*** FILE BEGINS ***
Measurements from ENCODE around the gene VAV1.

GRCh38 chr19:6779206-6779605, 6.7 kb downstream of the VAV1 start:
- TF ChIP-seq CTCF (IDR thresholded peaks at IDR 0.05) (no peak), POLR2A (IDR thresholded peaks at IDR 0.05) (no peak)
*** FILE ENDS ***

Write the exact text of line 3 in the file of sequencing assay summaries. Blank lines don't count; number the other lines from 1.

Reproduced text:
- TF ChIP-seq CTCF (IDR thresholded peaks at IDR 0.05) (no peak), POLR2A (IDR thresholded peaks at IDR 0.05) (no peak)